I’m at that age…

I read obituaries every day.

When I was in journalism school back in 1966, the first assignment thrown at us was to write our own obituary in the style of our hometown newspaper. “What a crazy thing!” I thought as a 17-year-old freshman. “Why would I write about my death when I’m here, alive?”

Never mind that men my age were being drafted and on their way to Vietnam, where they might very well be on their way to obituary-land in their hometown newspapers…

But now, in my 73rd year of life, I find stories of people who have lived extraordinary lives–people I’ve never met but wish I had–people whose stories could very well be characters in any great novels. These obituaries aren’t always the longest, but they’re often the most interesting.

The latest one contains this story, about a veteran teacher in a local school district, one from which this same teacher had graduated herself: She loved to tell the story of a young boy who came up to her one night shortly after [she had established her book tabled] and said, “I have a problem and they told you are the only one who can help me. There’s this book I really like, but there’s this other book my friends all say is really good and I want to read that swell, and I don’t know wha to do.” At that time, the book table was new and the rule was, one book per week. [At the time, the rule was that a student could only take one book per week.] The teacher told the student he could have both books. The kid asked her, “When do I have to have it back?” She replied, “You don’t.” “You mean it’s mine to keep forever?” the boy asked. And he was ecstatic when she told him it was. He had never owned a book in his life! From that point forward, the one book rule for the children was gone!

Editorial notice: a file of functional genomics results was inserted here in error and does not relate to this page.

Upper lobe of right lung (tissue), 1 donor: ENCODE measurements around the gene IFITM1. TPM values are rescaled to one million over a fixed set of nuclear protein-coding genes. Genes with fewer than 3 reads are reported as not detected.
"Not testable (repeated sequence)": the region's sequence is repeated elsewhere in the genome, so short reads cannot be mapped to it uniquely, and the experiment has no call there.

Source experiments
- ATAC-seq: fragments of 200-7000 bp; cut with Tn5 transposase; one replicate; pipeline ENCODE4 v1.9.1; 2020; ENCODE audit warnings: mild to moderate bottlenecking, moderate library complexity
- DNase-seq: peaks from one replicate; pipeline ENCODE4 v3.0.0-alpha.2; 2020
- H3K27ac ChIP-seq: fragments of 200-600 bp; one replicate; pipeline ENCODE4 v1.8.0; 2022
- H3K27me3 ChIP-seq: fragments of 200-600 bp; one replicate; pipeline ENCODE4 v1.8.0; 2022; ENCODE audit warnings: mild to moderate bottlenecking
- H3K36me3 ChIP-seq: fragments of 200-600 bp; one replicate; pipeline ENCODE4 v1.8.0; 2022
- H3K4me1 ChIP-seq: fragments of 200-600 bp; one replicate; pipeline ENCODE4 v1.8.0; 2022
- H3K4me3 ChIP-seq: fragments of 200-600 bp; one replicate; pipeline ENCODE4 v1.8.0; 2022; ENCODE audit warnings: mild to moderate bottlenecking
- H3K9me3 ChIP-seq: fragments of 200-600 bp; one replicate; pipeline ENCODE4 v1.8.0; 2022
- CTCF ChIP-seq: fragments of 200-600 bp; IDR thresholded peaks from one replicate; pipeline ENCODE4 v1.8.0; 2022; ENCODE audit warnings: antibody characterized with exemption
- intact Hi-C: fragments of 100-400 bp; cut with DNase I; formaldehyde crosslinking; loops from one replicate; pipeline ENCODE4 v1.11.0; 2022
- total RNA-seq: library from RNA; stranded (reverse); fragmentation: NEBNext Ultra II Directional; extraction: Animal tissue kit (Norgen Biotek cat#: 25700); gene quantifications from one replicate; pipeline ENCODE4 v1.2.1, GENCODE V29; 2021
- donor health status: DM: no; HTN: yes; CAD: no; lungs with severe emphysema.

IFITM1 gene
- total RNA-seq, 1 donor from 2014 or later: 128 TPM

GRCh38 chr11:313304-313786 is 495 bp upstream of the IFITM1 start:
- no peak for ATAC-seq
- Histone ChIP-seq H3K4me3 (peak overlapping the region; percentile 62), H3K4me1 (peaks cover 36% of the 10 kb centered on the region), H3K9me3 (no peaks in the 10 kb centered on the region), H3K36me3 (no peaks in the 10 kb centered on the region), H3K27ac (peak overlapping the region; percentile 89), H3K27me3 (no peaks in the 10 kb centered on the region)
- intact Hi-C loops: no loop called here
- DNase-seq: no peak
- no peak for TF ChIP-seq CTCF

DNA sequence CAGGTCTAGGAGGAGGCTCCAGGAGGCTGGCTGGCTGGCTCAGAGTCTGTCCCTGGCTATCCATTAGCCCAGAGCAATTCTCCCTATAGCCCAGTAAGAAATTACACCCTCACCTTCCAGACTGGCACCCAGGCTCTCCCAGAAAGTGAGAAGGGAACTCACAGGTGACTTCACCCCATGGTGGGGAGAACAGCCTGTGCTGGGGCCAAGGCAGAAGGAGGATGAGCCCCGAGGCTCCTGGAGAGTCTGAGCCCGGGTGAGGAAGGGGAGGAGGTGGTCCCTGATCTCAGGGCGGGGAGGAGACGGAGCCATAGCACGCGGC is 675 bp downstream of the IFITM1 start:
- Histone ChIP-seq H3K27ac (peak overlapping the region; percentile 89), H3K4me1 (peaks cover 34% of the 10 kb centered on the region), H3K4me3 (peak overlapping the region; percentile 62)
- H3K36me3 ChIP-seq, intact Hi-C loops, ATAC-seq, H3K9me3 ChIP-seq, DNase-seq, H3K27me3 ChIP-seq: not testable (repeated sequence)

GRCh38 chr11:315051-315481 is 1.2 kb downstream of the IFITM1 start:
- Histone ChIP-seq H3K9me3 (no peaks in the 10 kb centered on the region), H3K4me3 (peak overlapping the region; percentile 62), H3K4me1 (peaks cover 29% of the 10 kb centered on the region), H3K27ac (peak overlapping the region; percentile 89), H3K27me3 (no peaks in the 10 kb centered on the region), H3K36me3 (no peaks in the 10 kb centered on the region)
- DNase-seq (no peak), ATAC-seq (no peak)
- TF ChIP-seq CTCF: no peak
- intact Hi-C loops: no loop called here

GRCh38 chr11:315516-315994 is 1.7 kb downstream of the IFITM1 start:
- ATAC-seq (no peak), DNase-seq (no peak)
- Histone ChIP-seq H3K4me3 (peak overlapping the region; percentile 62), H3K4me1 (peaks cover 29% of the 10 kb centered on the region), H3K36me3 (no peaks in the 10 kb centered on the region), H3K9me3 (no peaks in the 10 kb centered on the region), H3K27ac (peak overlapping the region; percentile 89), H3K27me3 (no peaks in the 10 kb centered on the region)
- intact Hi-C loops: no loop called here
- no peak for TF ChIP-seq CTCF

My kind of teacher. True confessions: I am part Reading is Fun (RIF), whose goal is to improve reading skills and bring books to children–books they can keep. Forever.

Another one starts with a quote from Nikki Sixx, lead guitar player for the heavy metal band, Motley Crue: “Don’t waste your death on a half-assed life.” He lived a “rock star” youth with no regrets: he loved life out loud, enjoyed fast cars and heavy metal music. (Author’s note: At the time of his death, this man was eight years younger than I am as I write this.)

Yet another reveals the story of a young Canadian woman who dropped out of college to join the Canadian Air Force’s Women’s Division. In an article about her decision, she told a newspaper, “I do not wish to say to my grandchildren 50 years hence when all this war is history, that I stayed at home on a peace-time basis while everyone else went and fought for me. Rather, I want to be able to say that I, too, did my part, no matter how small.” After the war, she returned to college to complete an undergraduate degree, followed by a master’s degree in history from Radcliffe College.

Fascinating people. They’re everywhere.

I also find remembrances of people I know as well. Written in an unusual way, a recent obituary remembered a woman whose entire life revolved around helping others. Her children, who learned this trait and carry it on in her memory, wrote the obituary in the form of a “Dear Mom” letter.

Try reading the stories of those who have left us behind on this earth. You might find, as I have, inspiration in the history, perseverance and just sheer extraordinary nature of people–ones you just wish you’d met along the way.